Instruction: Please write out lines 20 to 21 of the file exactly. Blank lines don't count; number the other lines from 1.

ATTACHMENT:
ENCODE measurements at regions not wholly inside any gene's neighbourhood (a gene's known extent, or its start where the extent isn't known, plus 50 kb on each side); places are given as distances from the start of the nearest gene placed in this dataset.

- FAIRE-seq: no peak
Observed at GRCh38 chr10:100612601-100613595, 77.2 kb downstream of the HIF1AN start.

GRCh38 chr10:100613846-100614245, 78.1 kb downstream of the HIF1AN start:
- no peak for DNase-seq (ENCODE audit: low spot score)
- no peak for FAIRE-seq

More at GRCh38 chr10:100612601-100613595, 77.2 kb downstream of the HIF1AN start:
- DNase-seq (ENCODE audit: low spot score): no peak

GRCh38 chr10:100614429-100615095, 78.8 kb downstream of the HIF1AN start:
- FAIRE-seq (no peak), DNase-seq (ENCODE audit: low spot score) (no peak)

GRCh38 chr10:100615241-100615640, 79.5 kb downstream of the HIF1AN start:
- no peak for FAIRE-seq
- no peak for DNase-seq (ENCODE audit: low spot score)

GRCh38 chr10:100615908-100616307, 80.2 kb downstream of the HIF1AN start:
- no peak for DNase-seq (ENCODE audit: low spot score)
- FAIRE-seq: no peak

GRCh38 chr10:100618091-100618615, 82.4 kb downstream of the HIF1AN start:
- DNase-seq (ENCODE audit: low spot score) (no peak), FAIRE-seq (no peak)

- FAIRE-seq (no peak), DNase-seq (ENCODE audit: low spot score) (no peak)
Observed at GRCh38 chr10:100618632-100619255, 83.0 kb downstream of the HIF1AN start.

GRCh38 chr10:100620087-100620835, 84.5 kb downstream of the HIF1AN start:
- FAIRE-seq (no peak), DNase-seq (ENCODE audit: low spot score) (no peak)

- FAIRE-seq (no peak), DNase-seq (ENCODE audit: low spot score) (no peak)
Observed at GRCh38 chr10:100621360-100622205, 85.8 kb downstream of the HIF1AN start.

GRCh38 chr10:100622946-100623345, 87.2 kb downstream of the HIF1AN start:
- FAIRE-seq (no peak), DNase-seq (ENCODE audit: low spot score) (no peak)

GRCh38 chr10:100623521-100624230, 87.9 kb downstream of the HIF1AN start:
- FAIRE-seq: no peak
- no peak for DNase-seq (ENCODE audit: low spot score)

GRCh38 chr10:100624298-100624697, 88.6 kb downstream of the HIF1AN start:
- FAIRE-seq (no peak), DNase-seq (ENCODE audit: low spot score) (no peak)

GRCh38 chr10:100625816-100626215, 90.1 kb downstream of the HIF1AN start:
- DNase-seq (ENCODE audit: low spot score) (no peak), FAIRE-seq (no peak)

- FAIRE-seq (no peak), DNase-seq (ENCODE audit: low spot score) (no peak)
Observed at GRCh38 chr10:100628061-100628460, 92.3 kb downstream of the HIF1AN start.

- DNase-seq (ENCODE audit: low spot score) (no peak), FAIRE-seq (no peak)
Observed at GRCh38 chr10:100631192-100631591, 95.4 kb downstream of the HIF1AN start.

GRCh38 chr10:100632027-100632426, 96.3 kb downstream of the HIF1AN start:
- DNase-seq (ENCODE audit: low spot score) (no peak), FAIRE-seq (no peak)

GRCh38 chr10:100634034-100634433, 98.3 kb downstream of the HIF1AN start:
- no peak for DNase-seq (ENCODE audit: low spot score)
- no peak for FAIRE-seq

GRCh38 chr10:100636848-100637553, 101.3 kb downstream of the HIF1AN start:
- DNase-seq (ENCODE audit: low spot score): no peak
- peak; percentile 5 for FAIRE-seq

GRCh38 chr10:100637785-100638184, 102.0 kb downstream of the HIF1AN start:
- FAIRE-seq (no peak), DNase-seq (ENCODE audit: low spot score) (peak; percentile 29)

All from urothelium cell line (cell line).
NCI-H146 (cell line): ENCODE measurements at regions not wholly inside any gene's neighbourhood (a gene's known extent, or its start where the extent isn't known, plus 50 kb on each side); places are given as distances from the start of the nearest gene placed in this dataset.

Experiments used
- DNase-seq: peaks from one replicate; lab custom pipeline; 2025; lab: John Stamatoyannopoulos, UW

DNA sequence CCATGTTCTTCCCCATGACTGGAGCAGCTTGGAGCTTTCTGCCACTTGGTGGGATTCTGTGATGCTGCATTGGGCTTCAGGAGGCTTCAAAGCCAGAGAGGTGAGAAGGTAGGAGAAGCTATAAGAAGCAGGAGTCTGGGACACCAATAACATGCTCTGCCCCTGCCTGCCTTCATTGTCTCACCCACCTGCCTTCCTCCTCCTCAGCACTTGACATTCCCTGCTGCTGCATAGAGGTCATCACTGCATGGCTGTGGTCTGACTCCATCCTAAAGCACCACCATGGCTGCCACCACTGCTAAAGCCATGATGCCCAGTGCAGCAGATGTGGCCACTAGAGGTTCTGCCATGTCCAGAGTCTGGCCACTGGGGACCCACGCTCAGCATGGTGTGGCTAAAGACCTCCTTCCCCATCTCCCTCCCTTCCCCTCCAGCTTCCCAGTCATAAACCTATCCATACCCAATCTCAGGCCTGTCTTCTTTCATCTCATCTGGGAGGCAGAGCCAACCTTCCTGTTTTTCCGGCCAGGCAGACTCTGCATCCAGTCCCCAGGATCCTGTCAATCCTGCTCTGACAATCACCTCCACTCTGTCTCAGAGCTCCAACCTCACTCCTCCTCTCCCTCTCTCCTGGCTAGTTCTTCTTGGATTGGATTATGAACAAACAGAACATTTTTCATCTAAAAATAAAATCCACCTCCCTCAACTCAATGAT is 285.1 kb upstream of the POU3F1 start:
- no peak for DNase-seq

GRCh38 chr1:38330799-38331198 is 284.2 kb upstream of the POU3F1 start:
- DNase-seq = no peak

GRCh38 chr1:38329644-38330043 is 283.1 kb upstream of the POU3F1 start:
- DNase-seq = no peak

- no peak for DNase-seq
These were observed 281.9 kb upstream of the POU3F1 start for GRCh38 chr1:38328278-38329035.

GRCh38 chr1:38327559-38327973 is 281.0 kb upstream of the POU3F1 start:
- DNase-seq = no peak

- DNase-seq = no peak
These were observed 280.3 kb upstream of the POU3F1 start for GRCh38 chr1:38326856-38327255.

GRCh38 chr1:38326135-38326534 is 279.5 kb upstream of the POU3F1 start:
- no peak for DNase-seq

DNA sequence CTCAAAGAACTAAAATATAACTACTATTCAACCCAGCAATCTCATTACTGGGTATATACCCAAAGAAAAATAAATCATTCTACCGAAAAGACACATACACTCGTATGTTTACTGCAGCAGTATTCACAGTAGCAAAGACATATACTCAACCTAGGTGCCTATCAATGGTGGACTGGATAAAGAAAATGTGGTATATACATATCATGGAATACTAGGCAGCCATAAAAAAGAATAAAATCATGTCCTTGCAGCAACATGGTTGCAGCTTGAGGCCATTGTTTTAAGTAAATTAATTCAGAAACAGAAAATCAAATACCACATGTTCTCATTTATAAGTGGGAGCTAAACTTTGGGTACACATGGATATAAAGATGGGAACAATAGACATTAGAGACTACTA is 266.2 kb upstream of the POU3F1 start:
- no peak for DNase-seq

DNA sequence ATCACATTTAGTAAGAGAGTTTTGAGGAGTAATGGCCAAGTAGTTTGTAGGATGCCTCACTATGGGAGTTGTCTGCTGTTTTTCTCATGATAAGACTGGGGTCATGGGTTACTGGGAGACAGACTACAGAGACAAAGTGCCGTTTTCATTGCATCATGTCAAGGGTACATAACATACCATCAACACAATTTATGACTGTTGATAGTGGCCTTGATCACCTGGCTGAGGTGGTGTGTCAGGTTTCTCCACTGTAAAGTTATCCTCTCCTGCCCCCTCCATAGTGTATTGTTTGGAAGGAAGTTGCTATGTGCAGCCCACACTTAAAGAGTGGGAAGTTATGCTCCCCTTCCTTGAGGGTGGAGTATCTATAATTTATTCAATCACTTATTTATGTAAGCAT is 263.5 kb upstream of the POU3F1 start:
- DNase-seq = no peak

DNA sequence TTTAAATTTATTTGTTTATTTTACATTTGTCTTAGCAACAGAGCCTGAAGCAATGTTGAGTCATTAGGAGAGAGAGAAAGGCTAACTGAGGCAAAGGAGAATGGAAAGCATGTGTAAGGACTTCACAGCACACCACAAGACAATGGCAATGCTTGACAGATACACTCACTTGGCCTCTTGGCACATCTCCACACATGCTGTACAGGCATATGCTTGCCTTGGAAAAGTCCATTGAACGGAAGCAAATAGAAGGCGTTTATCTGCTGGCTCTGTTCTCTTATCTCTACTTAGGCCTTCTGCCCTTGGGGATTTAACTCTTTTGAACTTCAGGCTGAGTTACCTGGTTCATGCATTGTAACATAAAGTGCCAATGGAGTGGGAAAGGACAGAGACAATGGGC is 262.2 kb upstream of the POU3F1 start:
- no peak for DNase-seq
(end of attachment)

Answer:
Observed at GRCh38 chr10:100618632-100619255, 83.0 kb downstream of the HIF1AN start.

GRCh38 chr10:100620087-100620835, 84.5 kb downstream of the HIF1AN start: